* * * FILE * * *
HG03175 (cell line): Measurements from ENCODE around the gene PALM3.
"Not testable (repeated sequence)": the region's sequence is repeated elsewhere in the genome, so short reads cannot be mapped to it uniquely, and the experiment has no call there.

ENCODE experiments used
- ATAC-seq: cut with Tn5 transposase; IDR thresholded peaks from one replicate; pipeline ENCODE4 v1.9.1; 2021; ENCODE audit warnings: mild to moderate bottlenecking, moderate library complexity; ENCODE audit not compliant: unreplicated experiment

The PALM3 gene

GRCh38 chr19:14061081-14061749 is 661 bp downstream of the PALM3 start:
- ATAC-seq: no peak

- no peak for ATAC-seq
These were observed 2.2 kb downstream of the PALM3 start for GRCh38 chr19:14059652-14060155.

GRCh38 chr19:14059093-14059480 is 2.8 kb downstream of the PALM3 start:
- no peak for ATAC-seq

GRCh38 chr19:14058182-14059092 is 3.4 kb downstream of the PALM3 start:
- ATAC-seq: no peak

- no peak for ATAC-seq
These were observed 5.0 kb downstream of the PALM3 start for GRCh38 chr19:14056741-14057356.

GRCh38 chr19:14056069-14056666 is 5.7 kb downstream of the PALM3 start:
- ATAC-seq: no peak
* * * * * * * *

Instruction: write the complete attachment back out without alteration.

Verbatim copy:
HG03175 (cell line): Measurements from ENCODE around the gene PALM3.
"Not testable (repeated sequence)": the region's sequence is repeated elsewhere in the genome, so short reads cannot be mapped to it uniquely, and the experiment has no call there.

ENCODE experiments used
- ATAC-seq: cut with Tn5 transposase; IDR thresholded peaks from one replicate; pipeline ENCODE4 v1.9.1; 2021; ENCODE audit warnings: mild to moderate bottlenecking, moderate library complexity; ENCODE audit not compliant: unreplicated experiment

The PALM3 gene

GRCh38 chr19:14061081-14061749 is 661 bp downstream of the PALM3 start:
- ATAC-seq: no peak

- no peak for ATAC-seq
These were observed 2.2 kb downstream of the PALM3 start for GRCh38 chr19:14059652-14060155.

GRCh38 chr19:14059093-14059480 is 2.8 kb downstream of the PALM3 start:
- no peak for ATAC-seq

GRCh38 chr19:14058182-14059092 is 3.4 kb downstream of the PALM3 start:
- ATAC-seq: no peak

- no peak for ATAC-seq
These were observed 5.0 kb downstream of the PALM3 start for GRCh38 chr19:14056741-14057356.

GRCh38 chr19:14056069-14056666 is 5.7 kb downstream of the PALM3 start:
- ATAC-seq: no peak